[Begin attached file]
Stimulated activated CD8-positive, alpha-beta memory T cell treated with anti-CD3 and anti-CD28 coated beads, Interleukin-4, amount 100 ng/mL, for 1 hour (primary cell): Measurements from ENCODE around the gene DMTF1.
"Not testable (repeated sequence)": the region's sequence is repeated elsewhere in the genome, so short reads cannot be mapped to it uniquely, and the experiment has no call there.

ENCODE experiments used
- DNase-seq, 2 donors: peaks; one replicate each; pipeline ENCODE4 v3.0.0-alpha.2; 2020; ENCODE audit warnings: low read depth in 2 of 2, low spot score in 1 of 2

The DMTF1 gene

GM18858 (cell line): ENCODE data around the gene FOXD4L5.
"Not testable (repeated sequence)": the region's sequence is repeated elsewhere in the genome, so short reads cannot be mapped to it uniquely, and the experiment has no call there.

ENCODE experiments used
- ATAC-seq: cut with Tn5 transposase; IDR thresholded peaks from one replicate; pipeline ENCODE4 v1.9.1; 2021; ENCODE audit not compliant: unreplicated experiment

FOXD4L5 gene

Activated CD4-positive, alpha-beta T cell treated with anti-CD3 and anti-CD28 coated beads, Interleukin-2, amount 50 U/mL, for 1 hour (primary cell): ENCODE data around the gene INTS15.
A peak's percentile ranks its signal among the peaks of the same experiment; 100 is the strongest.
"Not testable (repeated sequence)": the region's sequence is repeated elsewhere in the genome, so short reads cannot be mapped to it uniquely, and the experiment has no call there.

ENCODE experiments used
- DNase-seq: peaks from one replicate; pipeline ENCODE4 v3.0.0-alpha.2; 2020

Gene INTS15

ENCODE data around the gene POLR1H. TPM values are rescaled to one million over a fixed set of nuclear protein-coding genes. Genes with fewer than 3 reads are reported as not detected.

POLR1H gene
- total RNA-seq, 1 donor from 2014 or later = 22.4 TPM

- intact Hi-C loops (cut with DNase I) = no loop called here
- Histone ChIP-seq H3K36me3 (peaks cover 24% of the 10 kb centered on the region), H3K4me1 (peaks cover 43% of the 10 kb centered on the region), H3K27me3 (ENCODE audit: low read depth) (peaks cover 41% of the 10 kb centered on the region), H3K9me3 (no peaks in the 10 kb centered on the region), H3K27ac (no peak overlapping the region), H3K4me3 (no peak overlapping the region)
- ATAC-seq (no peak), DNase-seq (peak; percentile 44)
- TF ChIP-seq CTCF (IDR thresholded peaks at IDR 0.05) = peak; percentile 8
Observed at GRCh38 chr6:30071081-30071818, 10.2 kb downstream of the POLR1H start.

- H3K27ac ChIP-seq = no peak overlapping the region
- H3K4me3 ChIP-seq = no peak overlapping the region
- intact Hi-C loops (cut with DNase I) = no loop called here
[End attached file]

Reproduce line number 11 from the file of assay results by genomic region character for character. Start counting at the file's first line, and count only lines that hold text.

Activated CD4-positive, alpha-beta T cell treated with anti-CD3 and anti-CD28 coated beads, Interleukin-2, amount 50 U/mL, for 1 hour (primary cell): ENCODE data around the gene INTS15.